But while intense dislike of our appearance and demeanour explains Santino's throwing whatever he can lay his hands on at us at the time, it doesn't quite get to the bottom of his forward planning. Such an orchestrated campaign suggests either a more simmering resentment – an ideology of hatred, fed night after after night by memories of grievance aggravated by calculations of revenge – or it suggests boredom. Myself, I go for boredom. Where there is nothing to occupy the mind, where the daily routine is a hell of unchanging repetition, collecting stones has plenty going for it. As in the politics of the street, so in a zoo. You build your little arsenal because there's eff all else to do.

The boredom of existence explains our going astray in nine cases out of 10, whether we fall into bad personal habits, keep unsuitable company, wield knives, shoot guns, or join a terrorist organisation that enables us to do all these things simultaneously. The devil finds work for idle hands – never was there a truer saying. Because of its specificity as to the manual nature of sin, I have always assumed this expression originated as a warning against masturbation – the first thing idle hands find to do – and proceeded from there to include acts of wider devastation. Masturbation, anyway, remains the model of human wastefulness. It is true that at a certain age boys must masturbate or implode, but later on it is boredom as much as lust that drives men to self-abuse. The long day wanes, the slow moon climbs, friends are away, there is no book to read and nothing on television – what could be simpler than to reach for the only other available distraction, which enjoys the added advantage of being free?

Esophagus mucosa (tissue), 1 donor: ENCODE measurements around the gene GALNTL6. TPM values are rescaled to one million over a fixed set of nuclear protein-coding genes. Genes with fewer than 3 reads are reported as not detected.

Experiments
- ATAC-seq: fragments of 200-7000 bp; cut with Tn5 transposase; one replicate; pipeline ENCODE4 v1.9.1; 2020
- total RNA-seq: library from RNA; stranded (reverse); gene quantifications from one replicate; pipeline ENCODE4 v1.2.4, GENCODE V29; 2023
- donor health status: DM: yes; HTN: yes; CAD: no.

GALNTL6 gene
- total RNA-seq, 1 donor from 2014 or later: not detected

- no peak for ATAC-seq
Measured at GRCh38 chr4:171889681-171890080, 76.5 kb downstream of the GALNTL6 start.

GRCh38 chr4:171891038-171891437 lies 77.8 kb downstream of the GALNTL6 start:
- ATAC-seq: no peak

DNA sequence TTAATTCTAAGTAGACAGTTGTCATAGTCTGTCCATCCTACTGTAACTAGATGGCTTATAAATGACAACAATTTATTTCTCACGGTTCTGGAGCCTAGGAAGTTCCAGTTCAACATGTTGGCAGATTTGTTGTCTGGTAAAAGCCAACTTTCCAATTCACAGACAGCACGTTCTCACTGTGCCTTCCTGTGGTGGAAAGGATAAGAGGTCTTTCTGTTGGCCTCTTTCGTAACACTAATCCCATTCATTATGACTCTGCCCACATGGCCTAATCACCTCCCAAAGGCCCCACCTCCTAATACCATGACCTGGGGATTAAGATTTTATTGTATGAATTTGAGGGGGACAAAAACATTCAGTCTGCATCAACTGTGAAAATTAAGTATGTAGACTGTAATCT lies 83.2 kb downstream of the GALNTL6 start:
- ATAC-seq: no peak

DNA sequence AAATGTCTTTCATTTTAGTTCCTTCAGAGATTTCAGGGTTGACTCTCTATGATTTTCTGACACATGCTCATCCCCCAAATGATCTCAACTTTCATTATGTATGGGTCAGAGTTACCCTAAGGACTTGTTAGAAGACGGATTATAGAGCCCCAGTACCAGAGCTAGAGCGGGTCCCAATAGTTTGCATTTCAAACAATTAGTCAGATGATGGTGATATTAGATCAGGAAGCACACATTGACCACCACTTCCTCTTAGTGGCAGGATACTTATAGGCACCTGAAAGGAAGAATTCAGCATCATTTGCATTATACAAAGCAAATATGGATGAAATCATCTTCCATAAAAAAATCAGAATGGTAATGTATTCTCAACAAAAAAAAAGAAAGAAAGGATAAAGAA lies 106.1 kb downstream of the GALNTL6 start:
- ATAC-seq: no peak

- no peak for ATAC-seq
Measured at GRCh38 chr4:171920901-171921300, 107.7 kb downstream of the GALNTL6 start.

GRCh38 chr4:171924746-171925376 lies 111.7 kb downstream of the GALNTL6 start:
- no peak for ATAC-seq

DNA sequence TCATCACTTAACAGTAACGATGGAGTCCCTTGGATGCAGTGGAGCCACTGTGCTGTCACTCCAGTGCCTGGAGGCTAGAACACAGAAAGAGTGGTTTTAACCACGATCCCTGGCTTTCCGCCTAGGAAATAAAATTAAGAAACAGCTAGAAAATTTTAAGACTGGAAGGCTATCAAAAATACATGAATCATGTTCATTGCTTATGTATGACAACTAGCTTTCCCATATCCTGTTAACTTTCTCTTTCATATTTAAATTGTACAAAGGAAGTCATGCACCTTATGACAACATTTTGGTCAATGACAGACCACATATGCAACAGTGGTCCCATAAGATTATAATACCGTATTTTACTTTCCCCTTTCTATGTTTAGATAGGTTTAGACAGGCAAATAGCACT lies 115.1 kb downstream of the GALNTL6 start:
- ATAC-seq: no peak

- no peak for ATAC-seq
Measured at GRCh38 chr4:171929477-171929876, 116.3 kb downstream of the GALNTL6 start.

I know that our society has decided there is nothing devilish in treating one's own body as a toy, but in this as in other matters our society is wrong. I once had a cat that climbed on to the couch and masturbated as soon as he had finished with a mouse. Leave him with nothing to do for more than five minutes and he was at it. And what showed in his eyes when he had done with himself was a depth of weariness and self-disgust that would have put Saint Augustine to shame. Whatever we think, the cat knew the devil had gone to work on him.